• Identify and respond to the unique psychosocial challenges associated with diverse patients who are engaged in psychiatric and medical care. Diversity includes but is not limited to age, SES, medical diagnosis, mental health diagnosis, race, cultural background, religiosity, sexual orientation, and educational status.

Location of Rotation

Hollings Cancer Center, MUSC

Clinic Hours

8 a.m. to 5 p.m., Monday through Friday


Women's Health and High Risk OB Clinic

Patients in the Women’s Health and High Risk OB Clinic are referred for psychiatric and behavioral risk factors related to pregnancy (OB population) as well as outside of pregnancy (GYN population). Patients present with high levels of trauma exposure, co-morbid psychiatric disorders, and substance use problems (including opiate use disorders) or high risk for opiate misuse. The patient population is racially and ethnically diverse, with high levels of socioeconomic disadvantage (approximately 80% low income). There is a high need for integrated medical and behavioral health care; until recently, the only services available were brief, supportive counseling and medication management provided by a consulting psychiatrist and psychiatry residents as well as brief psychological intervention to GYN populations by a psychology intern. Beginning in the 2020-2021 internship training year, integrated services provided by clinical psychology trainees will be expanded to serve high risk OB patients, including those seeking MAT and empirically supported intervention/relapse prevention for OUD during pregnancy.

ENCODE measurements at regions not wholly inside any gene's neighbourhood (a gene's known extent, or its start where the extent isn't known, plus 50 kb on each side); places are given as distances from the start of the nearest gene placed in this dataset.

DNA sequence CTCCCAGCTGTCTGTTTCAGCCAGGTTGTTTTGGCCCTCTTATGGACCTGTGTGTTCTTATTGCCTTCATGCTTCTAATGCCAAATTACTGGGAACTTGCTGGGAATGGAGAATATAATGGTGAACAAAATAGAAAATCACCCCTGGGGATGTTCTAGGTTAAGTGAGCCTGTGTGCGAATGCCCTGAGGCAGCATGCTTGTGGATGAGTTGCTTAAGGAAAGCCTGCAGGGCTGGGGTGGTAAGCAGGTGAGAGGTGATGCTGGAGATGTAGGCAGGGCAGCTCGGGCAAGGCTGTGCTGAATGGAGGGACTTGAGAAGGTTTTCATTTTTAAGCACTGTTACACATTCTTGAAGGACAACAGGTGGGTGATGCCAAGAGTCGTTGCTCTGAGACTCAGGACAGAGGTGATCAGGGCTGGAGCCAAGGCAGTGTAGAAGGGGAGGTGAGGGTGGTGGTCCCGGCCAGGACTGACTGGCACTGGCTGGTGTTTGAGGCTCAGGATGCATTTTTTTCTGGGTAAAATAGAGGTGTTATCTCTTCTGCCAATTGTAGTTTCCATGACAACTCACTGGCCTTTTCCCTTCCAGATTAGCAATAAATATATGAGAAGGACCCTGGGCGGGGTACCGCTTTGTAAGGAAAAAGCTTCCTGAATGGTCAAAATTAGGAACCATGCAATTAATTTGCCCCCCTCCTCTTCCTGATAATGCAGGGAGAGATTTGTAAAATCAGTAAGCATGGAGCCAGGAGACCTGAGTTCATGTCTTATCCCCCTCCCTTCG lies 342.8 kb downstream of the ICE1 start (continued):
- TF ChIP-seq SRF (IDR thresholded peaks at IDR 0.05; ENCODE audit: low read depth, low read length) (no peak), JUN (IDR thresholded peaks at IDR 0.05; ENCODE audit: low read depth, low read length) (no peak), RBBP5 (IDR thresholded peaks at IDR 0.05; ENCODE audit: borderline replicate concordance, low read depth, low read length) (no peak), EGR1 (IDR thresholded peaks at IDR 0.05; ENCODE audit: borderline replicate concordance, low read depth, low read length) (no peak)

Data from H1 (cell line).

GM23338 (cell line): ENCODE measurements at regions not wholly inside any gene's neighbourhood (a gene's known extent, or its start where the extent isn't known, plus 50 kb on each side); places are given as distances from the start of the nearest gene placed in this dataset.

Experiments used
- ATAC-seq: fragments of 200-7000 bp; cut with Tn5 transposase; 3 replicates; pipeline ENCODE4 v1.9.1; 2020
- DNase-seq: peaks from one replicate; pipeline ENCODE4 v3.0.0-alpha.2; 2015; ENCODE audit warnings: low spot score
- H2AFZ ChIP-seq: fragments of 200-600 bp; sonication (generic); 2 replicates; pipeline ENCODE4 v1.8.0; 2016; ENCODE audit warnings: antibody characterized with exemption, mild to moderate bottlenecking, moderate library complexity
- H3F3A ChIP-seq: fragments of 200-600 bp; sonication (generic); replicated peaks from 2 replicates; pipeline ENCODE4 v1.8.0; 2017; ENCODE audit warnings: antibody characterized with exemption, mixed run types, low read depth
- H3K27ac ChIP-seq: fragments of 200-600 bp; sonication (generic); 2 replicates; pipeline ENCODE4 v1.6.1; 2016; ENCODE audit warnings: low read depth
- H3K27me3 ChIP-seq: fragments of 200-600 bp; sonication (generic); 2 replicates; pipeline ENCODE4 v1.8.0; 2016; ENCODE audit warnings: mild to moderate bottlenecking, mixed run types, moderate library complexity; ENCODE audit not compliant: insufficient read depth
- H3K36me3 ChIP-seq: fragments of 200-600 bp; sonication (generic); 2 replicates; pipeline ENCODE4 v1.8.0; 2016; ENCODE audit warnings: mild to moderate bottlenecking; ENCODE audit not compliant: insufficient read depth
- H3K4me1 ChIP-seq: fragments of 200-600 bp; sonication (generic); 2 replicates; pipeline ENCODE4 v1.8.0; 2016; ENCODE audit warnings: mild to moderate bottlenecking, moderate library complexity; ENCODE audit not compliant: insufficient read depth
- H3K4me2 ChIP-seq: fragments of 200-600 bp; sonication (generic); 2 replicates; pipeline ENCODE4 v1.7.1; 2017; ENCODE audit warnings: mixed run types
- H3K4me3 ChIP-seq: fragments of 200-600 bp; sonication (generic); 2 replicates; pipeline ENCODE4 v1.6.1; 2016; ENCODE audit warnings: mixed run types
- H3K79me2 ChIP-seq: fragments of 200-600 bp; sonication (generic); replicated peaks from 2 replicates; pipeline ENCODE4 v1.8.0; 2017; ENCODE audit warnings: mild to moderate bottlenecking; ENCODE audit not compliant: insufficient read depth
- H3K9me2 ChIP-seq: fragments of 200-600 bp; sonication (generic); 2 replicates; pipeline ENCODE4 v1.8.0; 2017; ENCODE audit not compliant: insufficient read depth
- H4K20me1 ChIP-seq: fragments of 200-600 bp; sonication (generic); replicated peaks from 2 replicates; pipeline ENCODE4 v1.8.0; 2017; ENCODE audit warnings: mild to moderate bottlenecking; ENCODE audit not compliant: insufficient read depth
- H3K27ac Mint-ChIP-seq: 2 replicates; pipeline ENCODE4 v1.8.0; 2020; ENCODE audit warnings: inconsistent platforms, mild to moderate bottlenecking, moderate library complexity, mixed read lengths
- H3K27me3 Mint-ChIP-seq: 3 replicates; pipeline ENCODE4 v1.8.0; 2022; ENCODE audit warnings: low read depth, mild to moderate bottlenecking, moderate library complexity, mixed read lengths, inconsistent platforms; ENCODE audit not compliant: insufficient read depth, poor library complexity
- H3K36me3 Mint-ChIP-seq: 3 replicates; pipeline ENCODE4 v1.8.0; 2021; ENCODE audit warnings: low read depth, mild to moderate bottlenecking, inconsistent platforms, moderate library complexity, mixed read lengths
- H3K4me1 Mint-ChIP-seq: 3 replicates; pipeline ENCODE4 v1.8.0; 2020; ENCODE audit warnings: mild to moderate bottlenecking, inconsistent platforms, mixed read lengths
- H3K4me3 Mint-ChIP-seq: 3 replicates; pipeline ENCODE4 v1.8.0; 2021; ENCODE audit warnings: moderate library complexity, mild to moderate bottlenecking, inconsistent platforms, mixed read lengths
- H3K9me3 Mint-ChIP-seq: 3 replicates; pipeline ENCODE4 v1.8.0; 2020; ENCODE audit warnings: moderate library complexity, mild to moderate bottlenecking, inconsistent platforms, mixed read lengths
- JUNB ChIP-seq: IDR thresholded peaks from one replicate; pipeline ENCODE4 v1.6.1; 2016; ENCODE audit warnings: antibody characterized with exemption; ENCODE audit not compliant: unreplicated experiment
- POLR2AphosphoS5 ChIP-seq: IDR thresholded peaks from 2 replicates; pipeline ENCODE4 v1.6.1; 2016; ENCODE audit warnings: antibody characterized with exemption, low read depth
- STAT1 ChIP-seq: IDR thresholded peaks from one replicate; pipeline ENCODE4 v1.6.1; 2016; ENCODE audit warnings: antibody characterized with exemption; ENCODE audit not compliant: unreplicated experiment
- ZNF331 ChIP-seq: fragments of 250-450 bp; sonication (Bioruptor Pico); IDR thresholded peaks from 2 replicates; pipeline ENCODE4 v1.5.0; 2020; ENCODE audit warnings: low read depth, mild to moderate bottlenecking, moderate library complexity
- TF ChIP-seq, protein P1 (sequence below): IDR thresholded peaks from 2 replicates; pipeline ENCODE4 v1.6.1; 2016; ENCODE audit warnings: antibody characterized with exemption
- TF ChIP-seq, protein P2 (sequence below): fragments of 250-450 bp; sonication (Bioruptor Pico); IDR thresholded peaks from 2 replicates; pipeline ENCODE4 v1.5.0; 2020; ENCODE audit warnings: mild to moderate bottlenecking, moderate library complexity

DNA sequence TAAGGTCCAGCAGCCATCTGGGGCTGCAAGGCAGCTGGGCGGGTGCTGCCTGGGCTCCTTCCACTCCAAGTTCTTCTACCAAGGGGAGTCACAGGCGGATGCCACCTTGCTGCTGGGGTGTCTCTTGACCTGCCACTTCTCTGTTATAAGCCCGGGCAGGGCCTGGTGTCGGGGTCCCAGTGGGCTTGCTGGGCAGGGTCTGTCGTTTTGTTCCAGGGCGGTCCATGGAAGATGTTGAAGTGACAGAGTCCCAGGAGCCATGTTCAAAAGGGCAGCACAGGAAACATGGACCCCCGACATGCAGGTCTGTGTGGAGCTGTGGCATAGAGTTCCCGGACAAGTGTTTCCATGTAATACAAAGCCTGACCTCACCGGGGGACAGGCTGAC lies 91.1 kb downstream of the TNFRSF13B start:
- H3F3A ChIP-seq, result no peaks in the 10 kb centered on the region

Interns in the Women’s Health and High Risk OB Clinic will work with both obstetric (OB) and gynecological (GYN) populations, screening patients for the presence of psychiatric (depression, anxiety, bipolar disorder, PTSD) symptoms and substance abuse risk behaviors and make a determination about the type of services recommended for the patient. These may include counseling around wellness and general health, prenatal dietary and lifestyle management, psychotherapeutic interventions or emotional disorders, and/or interventions to reduce substance use, including MAT for OUD; services will be delivered both in person and via tele-health. Interns will function as part of a multidisciplinary team of OBGYN physicians, nurses, psychiatry residents and fellows, and clinical psychology professionals. In addition to individual counseling, intern training opportunities may include facilitation of virtual groups for relapse prevention of OUD in OB populations, utilizing telehealth to maximize patient reach.